To date(5+yrs), I use email for 99% of communication....seldom ever give personal phone # or address. (non-photog business)

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    joshfinnie is offline dPS Forum Member
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    Quote Originally Posted by sk66 View Post
    You are in that "in between" land....
    A "professional" would have a dedicated website, e-mail, mailing address(p.o. box) and phone/fax. The first three are easy and cheap...The phone number more challenging....
    To date(5+yrs), I use email for 99% of communication....seldom ever give personal phone # or address. (non-photog business)
    I have to say that getting the phone number isn't that challenging. You just need to start answering your personal phone like "hello NAME PHOTOGRAPHY, NAME speaking" And you only need to do this with names that aren't in your phonebook. If an unknown or unlisted number pops up in your caller id, answer it like a business call.
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    dcclark's Avatar
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    Quote Originally Posted by joshfinnie View Post
    I have to say that getting the phone number isn't that challenging. You just need to start answering your personal phone like "hello NAME PHOTOGRAPHY, NAME speaking" And you only need to do this with names that aren't in your phonebook. If an unknown or unlisted number pops up in your caller id, answer it like a business call.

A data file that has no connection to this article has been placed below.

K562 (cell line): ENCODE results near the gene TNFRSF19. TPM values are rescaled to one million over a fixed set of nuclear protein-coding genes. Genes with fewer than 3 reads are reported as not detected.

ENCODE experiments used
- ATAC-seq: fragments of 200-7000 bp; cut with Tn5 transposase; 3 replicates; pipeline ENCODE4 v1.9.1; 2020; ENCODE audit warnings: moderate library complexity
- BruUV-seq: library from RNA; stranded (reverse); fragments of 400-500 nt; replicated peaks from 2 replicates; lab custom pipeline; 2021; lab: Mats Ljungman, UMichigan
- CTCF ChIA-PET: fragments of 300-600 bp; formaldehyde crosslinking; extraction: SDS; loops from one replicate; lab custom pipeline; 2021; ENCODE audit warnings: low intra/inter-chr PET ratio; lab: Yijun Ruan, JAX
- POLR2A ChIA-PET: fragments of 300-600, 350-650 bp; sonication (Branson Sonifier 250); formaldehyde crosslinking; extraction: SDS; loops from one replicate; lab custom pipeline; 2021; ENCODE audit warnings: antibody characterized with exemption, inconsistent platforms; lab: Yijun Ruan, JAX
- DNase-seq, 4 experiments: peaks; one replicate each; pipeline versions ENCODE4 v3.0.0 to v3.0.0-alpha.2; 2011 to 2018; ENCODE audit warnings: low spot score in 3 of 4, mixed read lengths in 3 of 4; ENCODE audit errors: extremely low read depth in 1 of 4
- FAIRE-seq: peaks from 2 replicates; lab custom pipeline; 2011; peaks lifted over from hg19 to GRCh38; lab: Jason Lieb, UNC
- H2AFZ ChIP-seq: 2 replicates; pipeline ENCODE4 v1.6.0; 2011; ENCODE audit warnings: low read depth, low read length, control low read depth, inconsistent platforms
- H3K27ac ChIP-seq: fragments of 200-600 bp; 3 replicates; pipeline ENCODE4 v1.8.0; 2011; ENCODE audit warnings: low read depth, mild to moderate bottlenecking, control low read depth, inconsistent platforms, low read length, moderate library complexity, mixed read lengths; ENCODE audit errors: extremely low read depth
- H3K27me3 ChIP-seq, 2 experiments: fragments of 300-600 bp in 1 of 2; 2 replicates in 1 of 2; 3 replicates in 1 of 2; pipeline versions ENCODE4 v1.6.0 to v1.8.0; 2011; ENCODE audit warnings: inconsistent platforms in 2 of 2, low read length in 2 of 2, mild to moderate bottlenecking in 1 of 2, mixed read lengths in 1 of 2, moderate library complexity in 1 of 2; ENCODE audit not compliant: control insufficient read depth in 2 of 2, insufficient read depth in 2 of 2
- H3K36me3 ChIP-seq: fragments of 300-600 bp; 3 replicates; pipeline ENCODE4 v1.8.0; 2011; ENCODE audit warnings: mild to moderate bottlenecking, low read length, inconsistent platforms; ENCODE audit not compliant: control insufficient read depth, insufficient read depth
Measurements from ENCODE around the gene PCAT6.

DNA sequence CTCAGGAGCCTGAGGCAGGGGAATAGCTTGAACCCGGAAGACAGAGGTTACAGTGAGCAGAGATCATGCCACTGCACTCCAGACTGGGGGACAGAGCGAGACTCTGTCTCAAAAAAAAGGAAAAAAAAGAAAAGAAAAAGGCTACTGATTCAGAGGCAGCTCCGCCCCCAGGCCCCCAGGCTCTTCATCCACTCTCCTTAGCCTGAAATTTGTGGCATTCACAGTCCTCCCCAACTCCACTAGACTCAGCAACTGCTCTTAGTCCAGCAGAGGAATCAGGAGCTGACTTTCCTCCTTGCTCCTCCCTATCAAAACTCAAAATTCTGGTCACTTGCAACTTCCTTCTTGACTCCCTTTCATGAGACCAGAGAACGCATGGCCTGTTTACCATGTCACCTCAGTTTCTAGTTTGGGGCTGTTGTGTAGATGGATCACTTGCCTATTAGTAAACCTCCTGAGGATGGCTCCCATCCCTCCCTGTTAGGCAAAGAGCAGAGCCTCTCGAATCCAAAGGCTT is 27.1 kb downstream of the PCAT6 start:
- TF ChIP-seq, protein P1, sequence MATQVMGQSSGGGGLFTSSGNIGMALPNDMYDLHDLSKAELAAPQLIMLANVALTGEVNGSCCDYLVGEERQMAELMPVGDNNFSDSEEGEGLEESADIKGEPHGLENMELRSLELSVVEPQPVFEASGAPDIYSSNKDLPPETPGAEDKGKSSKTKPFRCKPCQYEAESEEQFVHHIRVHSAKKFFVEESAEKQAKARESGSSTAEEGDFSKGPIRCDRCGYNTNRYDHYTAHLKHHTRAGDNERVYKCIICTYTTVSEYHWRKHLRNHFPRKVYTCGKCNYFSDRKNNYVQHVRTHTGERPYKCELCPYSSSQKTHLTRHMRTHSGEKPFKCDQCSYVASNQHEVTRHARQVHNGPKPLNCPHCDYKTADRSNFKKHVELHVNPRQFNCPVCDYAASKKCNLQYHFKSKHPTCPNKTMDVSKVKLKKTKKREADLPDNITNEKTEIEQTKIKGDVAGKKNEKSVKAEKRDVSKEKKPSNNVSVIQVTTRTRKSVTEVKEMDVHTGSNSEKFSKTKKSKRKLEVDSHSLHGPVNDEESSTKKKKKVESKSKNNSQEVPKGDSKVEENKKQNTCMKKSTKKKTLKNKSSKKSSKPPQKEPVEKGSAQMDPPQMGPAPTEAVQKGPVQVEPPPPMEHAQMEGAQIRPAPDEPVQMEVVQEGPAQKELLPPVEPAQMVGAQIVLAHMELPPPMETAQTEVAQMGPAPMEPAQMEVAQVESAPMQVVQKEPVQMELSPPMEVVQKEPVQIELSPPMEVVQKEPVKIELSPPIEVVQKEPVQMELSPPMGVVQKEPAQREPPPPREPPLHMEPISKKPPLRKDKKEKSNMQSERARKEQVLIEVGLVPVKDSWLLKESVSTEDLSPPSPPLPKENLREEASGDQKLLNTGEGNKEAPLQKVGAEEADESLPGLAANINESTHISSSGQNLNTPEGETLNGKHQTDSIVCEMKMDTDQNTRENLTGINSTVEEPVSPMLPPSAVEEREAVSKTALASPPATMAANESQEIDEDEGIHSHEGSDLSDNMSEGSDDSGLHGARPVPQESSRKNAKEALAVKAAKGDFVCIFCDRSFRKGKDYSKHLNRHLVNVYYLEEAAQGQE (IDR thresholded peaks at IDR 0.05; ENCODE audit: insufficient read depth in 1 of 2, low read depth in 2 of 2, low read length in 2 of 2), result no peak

This isn't a bad idea. I'm wondering if it will matter very much, because I'm not going to do work for hire -- so I really don't know who would be calling me! (Other than, hopefully, galleries saying something like "we sold one!" -- but I'd know who they are too).
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    navcom's Avatar
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    Quote Originally Posted by joshfinnie View Post
    I have to say that getting the phone number isn't that challenging. You just need to start answering your personal phone like "hello NAME PHOTOGRAPHY, NAME speaking" And you only need to do this with names that aren't in your phonebook. If an unknown or unlisted number pops up in your caller id, answer it like a business call.
    This is almost exactly what I do. I just answer my phone, "Hello, this is Jeff". Then it doesn't matter if it's personal or business-related.

    Dcclark...As a businessman, I would steer you towards putting your phone number on there. Business cards are all about marketing. And marketing is about first impressions and getting your name out. With only an email, you don't look as professional and may not be taken as seriously. You could be a fly-by-night scammer that doesn't have a phone number for a reason. You don't want them to think that or anything else that will make them hesitate in contacting you.